Strong women take over action movie–intentional, says author
LOS ANGELES—On the surface, “Insurgent,” with its dystopian setting and teenage heroine, might just seem like another by-the-numbers young adult tale. Look a little closer and it’s clear that this second installment isn’t merely capitalizing on a popular genre, but, with its half-dozen female leads and supporting characters, actually represents a subtle subversion of what audiences have been taught action films should be.
When women lead up action-driven films and franchises, it’s usually one exceptional gal against the world. Here, they’re all over the place, serving as leaders, radicals and rebels, each wildly diverse, complicated, charismatic and flawed in their own unique way.
“Insurgent” picks up shortly after the events of the first film, and finds Tris (Shailene Woodley) exposed as a state-wanted “divergent,” or someone who doesn’t fit into the five designated factions, and on the run from Jeanine (Kate Winslet), the controlling, ruthless leader whose goal is to extradite Tris’s kind from the society.
Still shaken from the violent deaths of her parents and friend in the first film and on a path to self-actualization, Tris encounters a number of adults hoping to mold her in their image, including franchise newcomers Johanna (Octavia Spencer), the stoic Amity leader; and Evelyn (Naomi Watts), a faction-less revolutionary with cryptic motives, who happens to be the estranged mother of Tris’s boyfriend Four (Theo James).
Not necessarily good
Credit for populating the world with strong female characters goes to author Veronica Roth, who saw “Insurgent” as a chance to really flesh out the environment around Tris. “It was very intentional for me that most of the leaders in Tris’ world would be women, and not necessarily the good guys all the time,” said Roth on a recent afternoon in Los Angeles.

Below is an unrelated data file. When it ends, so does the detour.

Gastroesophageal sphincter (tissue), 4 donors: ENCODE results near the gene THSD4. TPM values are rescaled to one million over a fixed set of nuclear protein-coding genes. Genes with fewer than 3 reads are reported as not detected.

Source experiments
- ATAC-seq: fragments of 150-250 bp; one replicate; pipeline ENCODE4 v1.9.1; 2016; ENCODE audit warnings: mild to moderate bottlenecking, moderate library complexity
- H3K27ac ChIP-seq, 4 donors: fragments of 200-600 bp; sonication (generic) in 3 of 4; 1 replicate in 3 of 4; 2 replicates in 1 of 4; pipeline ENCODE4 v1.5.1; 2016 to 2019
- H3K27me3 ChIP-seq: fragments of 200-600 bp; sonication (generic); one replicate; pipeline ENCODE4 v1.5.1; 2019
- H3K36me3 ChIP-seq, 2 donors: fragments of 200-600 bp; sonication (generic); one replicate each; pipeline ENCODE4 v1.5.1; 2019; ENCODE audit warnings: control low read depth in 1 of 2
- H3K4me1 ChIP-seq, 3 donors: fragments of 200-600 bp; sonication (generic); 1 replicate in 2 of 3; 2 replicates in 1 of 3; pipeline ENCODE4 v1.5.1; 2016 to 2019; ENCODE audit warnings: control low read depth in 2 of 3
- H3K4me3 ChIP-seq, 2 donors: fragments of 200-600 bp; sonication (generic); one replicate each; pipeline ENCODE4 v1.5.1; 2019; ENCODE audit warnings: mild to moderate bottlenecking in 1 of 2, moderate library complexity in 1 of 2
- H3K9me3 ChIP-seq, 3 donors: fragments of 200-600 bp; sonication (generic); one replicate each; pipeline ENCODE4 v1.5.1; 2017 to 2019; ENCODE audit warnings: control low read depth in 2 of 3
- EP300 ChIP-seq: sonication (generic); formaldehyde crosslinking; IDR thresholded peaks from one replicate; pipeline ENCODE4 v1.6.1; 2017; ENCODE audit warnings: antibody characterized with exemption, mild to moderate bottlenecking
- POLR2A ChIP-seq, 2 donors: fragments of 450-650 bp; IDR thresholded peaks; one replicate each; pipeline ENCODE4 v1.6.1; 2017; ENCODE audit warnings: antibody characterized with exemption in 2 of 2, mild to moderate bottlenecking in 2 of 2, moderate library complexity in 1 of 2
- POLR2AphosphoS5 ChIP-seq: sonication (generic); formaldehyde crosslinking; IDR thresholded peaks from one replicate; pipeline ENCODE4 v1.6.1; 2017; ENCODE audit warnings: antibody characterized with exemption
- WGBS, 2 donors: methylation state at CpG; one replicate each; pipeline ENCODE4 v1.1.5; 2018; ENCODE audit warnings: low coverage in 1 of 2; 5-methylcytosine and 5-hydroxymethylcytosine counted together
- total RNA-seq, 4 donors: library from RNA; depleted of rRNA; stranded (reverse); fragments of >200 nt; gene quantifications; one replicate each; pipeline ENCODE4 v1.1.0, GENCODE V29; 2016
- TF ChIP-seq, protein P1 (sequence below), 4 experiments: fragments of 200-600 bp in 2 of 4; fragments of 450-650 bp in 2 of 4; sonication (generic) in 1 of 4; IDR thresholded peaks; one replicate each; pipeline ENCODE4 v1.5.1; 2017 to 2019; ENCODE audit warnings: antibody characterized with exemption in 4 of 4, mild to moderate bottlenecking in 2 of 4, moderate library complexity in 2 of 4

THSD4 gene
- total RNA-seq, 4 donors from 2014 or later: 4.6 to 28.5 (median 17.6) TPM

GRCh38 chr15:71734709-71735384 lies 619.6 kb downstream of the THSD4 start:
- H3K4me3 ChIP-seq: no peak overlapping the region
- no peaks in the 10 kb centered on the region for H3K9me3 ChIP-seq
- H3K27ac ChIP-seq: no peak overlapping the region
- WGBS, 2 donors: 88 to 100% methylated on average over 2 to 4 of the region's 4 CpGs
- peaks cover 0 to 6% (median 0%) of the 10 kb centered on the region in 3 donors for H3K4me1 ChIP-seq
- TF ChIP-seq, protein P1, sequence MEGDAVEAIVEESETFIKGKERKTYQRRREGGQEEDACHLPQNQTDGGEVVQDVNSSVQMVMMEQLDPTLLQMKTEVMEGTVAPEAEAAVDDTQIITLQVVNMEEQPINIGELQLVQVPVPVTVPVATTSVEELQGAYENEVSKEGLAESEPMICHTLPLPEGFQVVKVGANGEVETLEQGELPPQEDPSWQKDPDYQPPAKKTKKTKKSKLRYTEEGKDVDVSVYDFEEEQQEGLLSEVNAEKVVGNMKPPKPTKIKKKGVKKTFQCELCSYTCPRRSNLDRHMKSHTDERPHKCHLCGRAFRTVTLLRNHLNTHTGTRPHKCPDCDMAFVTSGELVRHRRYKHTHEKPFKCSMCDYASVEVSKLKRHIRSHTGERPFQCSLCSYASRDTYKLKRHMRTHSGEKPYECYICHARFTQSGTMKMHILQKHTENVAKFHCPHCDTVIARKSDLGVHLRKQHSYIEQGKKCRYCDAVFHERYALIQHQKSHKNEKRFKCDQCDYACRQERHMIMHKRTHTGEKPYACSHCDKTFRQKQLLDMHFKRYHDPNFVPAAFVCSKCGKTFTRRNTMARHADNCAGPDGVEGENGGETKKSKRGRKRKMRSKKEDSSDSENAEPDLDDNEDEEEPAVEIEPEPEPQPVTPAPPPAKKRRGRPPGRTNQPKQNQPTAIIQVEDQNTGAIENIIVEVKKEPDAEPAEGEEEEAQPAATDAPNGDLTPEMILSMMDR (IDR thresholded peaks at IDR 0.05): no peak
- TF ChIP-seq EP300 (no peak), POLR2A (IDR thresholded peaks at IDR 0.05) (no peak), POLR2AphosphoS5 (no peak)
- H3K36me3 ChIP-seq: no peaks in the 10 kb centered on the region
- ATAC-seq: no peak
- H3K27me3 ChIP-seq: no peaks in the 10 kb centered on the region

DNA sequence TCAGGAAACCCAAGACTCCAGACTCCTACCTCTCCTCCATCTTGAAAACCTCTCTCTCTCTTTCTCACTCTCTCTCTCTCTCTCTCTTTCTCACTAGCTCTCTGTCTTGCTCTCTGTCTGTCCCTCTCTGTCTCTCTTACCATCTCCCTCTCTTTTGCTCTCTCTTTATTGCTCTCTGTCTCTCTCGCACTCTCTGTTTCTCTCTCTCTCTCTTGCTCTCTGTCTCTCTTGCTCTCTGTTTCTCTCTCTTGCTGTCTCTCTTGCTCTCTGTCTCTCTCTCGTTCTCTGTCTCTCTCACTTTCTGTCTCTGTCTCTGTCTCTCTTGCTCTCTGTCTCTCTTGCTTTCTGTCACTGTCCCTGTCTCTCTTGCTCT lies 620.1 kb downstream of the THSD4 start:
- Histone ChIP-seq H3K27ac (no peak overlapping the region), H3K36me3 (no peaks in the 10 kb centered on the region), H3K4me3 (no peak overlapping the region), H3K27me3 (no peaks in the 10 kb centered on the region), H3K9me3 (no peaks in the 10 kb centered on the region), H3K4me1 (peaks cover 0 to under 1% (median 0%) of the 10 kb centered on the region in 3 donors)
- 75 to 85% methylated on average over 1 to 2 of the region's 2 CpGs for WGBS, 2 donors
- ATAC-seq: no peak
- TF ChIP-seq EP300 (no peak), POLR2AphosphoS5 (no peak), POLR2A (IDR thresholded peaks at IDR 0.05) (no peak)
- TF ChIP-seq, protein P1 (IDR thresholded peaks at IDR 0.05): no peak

“It’s equally important to have female villains. When people notice that there’s not a lot of representation in a particular area, they try to make those characters holy symbols that are pure and good. That does a disservice to women,” she said.
Producer Lucy Fisher was particularly delighted by the sheer number of significant moments between the female characters, noting that the film easily passes the Bechdel Test (meaning there must be at least one scene where two female characters with names discuss something other than a man).
“She has a scene with each woman saying, ‘I’m not going to be who you want me to be’,” said Fisher, who, along with husband and coproducer Douglas Wick, is often driven to female-centric projects.
“We like female empowerment,” she said, adding that they did try to get a woman in the director’s chair, before ultimately deciding on German filmmaker Robert Schwentke.
Despite Johanna’s limited onscreen time in this film, Spencer said it was a no-brainer to join the project. Not only was she a fan of the book, but she and Roth had met and bonded at a book event years earlier.
“I kind of stalked her,” said Spencer with a laugh.
“We talked about (Spencer) and the question of race came up because she’s not written as African-American, but to us it seemed like a great idea,” added Fisher.
Fisher and her team liked the idea of Watts, too, because she didn’t exactly fit the mold of “tough,” which makes her even more mysterious on the screen.
Ultimately, though, the story belongs to Tris, who’s at a sort of crossroads in figuring out who she wants to be.
“‘Insurgent’ is my favorite in terms of her character. It’s kind of like the crucible for Tris,” said Roth.
“Tris wasn’t born a superhero,” said Woodley. “She’s someone who, throughout her circumstances and experiences, had to gain certain skills in order to grow.”
And yet, even though she strongly believes that audiences thirst for diversity in who is leading their films, Woodley also said that ultimately, it’s almost irrelevant.
“The cool thing about this movie is it wasn’t meant to be a feminist film.” AP
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